Data analysis was performed using descriptive statistics (e.g., mean and standard deviation), Chi-squared, Mann-Whitney U, and Wilcoxon tests, as well as paired and independent samples t-tests in SPSS software, version 16. In all the measurements, P-value less than 0.05 was considered statistically significant. 


This study was conducted on 73 midwifery students in two groups of control (n=35) and intervention (n=38).

Most of the subjects (93.2%, n=68) aged between 20 and 25 years old. About 56.2% (n=41) and 43.8% (n=32) of the participants were studying in the 5th and 7th semesters of Bachelor of midwifery, respectively.

In addition, the groups were matched in terms of age, educational level, marital status, interest in midwifery, and the mean scores of the communication course, previous semester, and total score (P>0.05; Table 2).

At the pre-intervention phase, the mean scores of empathic skills in the intervention and control groups were 88.8±9.0 and 90±10.3, respectively. According to the results of independent t-test, there was no significant difference between the groups in terms of pre-intervention empathic skills. The post-intervention mean scores of empathic skills were 99.4±4.3 and 95.4±7.3 in the intervention and control groups, respectively. Additionally, Mann-Whitney U test showed that despite the increase in the mean scores of the intervention group, no significant difference was observed between two groups (Table 1).

The pre- and post-intervention total scores of empathic skills of the intervention and control groups were 10.6±8.7 and 5.8±10.5, respectively. The results of independent samples t-test demonstrated a significant difference between the groups (Table 1).

The intragroup comparison was performed by applying Wilcoxon, and the results showed that in the intervention group, the post-intervention mean score of empathic skills was significantly higher than pre-intervention phase. Moreover, the results of paired t-test revealed that in the control group, the mean score of empathic skills was significantly high.


This study sought to determine the effect of empathy training on empathic skills of midwifery students of Mashhad University of Medical Sciences, Mashhad, Iran. According to the results, there was no significant difference between the groups in terms of pre-intervention empathy scores. Despite the increase in the post-intervention scores of the intervention group, no significant difference was observed between two groups.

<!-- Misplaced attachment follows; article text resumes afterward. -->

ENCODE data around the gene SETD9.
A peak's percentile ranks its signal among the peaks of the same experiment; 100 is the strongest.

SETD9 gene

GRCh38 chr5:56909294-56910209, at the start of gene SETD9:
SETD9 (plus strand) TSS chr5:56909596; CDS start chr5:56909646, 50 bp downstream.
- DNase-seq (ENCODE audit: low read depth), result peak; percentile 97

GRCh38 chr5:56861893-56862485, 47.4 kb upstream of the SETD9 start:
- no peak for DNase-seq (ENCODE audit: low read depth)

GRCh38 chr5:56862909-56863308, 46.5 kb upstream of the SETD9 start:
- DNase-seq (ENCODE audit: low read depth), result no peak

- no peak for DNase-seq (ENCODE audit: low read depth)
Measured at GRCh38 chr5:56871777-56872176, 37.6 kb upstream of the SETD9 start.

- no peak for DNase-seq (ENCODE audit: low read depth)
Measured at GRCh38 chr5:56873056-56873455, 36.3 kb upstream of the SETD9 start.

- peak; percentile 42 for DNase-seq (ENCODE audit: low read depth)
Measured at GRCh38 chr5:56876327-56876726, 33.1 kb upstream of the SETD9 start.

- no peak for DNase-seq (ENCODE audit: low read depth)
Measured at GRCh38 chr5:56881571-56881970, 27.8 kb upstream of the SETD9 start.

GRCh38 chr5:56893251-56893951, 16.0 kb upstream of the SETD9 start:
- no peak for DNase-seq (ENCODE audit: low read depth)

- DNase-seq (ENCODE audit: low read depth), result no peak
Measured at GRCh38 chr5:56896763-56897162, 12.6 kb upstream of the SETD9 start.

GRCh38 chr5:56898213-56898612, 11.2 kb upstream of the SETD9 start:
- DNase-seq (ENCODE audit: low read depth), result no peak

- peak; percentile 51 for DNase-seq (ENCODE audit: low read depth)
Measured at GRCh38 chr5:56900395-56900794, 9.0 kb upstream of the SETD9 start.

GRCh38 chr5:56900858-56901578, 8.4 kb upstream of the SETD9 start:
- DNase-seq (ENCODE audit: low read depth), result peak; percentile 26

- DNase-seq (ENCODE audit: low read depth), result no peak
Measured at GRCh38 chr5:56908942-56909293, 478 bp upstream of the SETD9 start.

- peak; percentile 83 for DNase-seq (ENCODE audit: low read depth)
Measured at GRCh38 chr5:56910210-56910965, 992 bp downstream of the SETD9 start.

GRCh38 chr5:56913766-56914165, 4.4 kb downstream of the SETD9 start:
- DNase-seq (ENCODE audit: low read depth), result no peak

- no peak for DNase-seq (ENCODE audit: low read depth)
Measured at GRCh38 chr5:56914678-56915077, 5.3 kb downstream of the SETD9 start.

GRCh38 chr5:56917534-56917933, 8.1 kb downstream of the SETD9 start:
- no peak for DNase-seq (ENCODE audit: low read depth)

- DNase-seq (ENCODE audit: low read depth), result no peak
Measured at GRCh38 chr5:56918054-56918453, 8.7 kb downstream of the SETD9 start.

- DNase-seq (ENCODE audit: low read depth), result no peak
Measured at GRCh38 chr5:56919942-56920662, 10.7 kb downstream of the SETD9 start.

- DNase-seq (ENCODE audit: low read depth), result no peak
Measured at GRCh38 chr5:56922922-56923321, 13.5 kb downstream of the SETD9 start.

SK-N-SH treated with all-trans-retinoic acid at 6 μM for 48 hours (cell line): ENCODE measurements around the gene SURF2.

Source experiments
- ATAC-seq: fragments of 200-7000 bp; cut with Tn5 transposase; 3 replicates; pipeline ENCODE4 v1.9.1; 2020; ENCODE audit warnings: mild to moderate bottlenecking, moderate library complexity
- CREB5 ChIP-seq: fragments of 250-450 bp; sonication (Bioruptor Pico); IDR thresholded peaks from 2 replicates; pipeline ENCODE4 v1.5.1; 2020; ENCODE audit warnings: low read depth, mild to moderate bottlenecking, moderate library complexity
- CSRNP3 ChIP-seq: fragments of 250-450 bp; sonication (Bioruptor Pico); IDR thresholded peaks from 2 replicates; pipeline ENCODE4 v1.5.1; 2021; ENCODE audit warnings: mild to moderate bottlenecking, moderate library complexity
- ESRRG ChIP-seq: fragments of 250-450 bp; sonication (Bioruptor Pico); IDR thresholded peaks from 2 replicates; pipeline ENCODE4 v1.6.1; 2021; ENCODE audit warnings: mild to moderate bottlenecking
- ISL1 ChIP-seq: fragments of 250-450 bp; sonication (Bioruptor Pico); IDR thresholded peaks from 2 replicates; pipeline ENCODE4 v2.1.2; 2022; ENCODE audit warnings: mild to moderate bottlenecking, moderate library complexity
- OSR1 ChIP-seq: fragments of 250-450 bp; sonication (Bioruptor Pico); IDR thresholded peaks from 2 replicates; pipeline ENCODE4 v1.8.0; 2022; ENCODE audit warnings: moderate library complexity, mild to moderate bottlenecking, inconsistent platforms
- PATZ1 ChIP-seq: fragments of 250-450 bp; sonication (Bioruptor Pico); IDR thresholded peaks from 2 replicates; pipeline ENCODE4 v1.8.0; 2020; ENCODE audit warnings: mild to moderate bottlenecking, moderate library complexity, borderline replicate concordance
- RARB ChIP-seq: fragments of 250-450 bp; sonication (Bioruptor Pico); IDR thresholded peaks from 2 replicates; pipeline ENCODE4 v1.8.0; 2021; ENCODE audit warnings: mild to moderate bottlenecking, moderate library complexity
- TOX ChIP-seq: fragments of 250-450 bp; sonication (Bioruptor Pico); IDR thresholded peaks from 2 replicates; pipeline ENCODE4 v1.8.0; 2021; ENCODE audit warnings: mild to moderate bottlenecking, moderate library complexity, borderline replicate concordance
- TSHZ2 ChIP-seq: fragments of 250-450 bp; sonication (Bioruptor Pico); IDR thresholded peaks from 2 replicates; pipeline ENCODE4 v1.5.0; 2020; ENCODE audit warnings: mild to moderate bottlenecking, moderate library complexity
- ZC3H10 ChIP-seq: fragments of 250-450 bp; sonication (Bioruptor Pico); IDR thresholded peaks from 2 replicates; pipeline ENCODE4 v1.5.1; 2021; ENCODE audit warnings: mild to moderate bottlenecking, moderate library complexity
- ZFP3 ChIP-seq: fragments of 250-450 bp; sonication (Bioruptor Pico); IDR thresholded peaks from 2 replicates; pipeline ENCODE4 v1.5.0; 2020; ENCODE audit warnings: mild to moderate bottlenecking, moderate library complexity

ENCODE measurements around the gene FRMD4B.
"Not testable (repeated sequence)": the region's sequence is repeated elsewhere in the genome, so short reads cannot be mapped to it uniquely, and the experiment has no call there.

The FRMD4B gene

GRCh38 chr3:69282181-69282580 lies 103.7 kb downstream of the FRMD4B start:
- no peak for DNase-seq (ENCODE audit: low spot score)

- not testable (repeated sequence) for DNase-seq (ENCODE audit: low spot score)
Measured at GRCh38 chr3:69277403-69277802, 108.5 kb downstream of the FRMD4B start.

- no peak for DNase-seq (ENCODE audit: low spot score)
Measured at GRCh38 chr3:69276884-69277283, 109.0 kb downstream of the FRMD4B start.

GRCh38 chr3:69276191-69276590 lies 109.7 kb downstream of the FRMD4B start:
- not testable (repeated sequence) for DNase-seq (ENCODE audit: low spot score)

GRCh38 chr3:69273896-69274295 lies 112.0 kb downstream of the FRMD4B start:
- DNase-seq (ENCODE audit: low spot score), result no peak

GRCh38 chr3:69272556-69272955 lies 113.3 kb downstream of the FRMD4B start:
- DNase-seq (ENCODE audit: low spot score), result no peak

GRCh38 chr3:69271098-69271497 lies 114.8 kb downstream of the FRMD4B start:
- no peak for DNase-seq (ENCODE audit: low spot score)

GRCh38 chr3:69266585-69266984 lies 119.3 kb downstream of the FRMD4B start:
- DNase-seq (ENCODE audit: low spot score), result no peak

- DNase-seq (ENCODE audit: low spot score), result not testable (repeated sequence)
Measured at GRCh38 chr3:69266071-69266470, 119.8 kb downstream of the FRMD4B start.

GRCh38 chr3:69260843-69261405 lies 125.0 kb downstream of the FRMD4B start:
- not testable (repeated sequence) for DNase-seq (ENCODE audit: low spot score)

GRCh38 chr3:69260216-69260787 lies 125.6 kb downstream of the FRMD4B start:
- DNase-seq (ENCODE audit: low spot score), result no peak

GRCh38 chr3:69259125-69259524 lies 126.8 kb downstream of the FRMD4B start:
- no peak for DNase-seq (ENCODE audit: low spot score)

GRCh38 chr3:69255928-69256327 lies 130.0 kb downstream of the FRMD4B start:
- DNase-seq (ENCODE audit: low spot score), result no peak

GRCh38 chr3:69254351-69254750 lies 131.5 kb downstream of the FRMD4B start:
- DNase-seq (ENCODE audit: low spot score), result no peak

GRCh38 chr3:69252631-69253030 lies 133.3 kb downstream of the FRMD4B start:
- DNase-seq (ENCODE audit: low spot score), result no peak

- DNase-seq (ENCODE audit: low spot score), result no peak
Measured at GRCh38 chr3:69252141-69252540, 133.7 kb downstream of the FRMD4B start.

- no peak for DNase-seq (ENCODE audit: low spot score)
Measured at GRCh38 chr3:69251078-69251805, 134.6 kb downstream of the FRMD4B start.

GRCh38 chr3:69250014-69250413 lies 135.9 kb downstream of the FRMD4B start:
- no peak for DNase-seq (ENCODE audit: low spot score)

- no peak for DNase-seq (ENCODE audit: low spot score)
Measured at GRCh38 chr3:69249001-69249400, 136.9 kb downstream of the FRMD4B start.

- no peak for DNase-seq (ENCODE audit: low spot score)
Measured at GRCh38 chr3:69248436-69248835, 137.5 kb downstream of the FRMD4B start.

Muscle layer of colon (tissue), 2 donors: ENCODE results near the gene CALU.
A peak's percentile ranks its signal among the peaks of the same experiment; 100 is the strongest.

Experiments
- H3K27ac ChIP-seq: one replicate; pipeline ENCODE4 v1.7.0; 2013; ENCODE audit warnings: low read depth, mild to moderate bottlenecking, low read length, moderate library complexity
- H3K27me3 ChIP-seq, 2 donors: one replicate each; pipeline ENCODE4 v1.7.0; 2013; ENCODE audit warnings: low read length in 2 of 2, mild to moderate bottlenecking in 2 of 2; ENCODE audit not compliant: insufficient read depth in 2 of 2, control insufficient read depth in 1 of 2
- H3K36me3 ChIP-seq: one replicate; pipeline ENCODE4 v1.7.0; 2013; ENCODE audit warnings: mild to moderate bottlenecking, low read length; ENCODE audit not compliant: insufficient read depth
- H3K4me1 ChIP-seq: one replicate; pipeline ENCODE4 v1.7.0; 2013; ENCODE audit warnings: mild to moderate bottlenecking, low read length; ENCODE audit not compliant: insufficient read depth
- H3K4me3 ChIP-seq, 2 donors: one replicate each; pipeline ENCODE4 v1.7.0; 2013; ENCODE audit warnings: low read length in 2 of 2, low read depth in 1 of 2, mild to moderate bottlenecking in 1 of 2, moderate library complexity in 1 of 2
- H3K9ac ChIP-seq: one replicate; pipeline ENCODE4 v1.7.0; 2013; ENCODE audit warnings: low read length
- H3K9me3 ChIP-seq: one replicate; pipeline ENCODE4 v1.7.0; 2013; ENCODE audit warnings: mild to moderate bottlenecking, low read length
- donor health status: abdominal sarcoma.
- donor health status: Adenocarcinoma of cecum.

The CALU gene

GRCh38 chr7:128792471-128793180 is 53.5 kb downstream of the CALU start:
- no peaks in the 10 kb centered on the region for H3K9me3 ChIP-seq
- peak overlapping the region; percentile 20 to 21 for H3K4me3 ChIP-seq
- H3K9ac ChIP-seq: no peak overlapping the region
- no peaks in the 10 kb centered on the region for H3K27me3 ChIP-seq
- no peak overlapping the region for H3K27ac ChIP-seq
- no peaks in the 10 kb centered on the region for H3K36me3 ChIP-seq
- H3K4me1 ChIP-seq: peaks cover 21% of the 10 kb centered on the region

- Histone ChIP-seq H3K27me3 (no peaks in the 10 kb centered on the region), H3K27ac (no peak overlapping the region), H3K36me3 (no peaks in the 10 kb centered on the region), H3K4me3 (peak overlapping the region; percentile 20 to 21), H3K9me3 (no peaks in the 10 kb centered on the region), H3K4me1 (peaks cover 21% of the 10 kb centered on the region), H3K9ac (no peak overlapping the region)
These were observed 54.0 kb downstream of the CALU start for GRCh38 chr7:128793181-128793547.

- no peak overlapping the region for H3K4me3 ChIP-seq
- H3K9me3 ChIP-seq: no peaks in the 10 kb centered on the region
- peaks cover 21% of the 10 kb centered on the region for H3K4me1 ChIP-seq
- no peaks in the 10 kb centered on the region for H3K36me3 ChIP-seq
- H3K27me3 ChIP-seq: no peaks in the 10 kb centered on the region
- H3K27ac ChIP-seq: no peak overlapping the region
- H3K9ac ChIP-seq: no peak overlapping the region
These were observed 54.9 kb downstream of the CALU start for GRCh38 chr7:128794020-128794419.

Nevertheless, there was a significant difference between the groups regarding the pre- and post-intervention scores. Given the results of intergroup comparison, the post-intervention empathy scores were significantly higher than the pre-intervention phase in the intervention group. Therefore, it seems that the implementation of the empathy training program increased the level of empathic skills of midwifery students.

In this regard, Managheb et al. in 2013 conducted a study on 20 family physicians and 100 patients (five patients per physician). Consistent with the results of the present study, the results of the mentioned study indicated that the mean scores of patients' perceptions of their physician's empathy significantly increased in the experimental group by holding a 6-hour empathy training workshop (4).

To the best of our knowledge, limited studies were carried out into the effect of empathy training on the patients' perceptions of their physician's sympathy. As a result, in this study, other tools were utilized to assess the effect of empathy training on the level of healthcare provider's empathy.

Aktas et al. in 2014 performed a study on 15 working midwives and showed that the mean scores empathic communication skills and empathic tendencies by self-assessment (ETS) obtained from two empathic questionnaires significantly increased after 32 hours of empathy training (27).

Kahriman et al. in 2016 conducted a study on 48 nurses and revealed that the empathic skill score (ESS) significantly increased in the experimental group after five 20-hour empathy training sessions. In addition, the post-intervention score of the intervention group was significantly higher than the control group (2).

Laura Cunico et al. in 2012 carried out a study on 103 nursing students using the Balanced Emotional Empathy Scale and demonstrated that the mean scores of the empathy skills in the intervention group significantly increased after a 21-hour empathy training session (26). Additionally, the results of a study conducted by Ozcan et al. in 2012 on 257 medical and nursing students showed that the scores of self-assessment communication and empathy skills and ETS increased after 10 hours of training the communication and empathy skills during five weeks (28). These results were in line with those obtained in the present study.